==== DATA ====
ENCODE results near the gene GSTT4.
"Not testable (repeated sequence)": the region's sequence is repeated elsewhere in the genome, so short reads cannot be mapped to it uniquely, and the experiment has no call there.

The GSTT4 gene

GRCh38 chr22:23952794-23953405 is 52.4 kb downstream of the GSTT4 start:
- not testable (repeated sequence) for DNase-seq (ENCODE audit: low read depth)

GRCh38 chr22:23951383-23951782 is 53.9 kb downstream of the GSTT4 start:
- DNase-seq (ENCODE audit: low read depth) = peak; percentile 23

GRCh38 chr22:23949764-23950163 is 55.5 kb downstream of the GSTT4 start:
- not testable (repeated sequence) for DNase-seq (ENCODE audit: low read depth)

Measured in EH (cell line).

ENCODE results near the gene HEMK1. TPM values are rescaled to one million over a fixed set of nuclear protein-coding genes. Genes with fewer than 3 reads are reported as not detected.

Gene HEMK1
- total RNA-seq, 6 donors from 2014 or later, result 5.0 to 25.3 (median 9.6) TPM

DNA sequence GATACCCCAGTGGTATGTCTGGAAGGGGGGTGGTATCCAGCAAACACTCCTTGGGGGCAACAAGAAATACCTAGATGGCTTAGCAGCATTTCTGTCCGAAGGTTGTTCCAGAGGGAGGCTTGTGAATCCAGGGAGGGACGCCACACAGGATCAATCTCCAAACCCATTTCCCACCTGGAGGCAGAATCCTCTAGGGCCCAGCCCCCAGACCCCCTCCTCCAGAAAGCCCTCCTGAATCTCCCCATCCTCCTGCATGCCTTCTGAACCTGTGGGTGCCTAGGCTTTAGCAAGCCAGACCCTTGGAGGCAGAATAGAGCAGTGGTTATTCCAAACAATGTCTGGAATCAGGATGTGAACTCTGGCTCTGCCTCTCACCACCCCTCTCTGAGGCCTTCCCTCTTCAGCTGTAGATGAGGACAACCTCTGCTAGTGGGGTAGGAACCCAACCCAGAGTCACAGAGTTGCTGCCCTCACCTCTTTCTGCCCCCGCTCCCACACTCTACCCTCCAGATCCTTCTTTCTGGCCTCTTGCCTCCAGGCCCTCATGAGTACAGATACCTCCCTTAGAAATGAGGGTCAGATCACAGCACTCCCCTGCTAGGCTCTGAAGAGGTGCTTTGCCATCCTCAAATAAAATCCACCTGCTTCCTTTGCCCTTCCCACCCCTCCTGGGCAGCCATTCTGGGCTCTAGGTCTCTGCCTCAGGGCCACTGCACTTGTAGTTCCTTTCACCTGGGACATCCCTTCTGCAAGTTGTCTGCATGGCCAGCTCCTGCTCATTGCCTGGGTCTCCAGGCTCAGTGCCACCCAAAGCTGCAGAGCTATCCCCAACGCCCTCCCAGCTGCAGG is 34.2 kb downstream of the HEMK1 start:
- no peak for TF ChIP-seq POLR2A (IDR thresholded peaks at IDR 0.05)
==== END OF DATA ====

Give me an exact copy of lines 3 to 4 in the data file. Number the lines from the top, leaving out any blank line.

The GSTT4 gene

GRCh38 chr22:23952794-23953405 is 52.4 kb downstream of the GSTT4 start: